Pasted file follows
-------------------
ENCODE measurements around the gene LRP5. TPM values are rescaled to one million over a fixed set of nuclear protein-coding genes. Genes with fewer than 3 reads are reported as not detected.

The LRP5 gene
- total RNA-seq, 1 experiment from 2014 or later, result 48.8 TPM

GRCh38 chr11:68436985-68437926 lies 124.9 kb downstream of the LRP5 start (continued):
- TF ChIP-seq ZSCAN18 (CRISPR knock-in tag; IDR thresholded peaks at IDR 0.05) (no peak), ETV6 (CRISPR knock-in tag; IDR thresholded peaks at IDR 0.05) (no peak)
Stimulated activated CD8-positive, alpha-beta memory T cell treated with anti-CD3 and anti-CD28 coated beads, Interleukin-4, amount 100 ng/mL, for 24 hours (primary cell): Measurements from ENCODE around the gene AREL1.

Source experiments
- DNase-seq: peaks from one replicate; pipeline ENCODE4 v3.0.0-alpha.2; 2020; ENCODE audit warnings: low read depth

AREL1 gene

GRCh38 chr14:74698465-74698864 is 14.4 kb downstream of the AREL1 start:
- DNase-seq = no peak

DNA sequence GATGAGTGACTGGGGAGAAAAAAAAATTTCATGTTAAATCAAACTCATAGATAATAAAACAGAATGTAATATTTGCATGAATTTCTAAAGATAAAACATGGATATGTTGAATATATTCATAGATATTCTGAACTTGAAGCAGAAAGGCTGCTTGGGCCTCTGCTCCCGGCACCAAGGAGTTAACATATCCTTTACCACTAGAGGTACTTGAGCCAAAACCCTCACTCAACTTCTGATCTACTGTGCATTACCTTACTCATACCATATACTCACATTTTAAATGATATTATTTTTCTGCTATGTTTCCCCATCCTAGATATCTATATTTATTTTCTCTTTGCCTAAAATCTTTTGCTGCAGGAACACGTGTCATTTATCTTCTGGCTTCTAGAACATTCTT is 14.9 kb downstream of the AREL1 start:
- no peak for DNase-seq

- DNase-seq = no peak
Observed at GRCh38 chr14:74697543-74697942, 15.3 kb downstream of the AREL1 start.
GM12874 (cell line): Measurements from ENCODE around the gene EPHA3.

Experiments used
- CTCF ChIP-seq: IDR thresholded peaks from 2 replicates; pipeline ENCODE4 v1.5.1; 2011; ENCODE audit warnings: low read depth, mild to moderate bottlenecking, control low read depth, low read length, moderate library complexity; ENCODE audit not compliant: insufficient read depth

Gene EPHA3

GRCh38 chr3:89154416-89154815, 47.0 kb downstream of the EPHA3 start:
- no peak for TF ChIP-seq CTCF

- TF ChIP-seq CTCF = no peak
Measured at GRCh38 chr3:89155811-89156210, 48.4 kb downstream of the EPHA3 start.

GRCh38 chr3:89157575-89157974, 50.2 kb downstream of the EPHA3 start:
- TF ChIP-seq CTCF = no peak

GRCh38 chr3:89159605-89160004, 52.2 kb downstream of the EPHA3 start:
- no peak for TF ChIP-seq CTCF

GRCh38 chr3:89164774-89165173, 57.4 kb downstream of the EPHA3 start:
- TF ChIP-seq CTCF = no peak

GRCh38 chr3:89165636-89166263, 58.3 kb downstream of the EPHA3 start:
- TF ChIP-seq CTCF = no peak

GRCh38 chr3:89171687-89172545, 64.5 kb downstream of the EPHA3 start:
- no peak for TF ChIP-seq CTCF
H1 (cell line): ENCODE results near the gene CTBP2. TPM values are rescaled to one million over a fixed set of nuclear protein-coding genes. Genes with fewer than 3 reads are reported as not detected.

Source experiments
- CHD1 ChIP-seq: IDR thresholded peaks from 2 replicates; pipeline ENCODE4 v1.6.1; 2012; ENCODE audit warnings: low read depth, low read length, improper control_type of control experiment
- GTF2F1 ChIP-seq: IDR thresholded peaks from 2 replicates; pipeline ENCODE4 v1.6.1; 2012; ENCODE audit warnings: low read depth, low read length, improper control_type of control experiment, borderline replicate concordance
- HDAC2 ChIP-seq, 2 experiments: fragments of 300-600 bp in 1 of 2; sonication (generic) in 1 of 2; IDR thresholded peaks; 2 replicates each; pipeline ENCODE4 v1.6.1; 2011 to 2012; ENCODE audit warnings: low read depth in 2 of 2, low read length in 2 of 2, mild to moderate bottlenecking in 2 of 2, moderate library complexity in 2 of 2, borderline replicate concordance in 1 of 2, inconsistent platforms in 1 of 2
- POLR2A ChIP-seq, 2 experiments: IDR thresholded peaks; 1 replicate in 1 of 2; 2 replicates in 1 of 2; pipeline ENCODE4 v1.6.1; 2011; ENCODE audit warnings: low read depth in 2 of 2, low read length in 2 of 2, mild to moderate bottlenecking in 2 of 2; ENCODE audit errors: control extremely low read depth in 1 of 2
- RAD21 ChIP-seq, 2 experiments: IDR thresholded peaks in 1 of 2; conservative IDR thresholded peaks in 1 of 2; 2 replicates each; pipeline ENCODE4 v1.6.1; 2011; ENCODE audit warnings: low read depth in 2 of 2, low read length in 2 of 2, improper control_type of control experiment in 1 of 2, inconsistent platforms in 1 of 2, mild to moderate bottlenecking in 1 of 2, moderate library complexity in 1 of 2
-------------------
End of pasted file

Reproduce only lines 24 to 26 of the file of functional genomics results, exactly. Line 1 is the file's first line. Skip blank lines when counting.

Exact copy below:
GRCh38 chr3:89157575-89157974, 50.2 kb downstream of the EPHA3 start:
- TF ChIP-seq CTCF = no peak

GRCh38 chr3:89159605-89160004, 52.2 kb downstream of the EPHA3 start: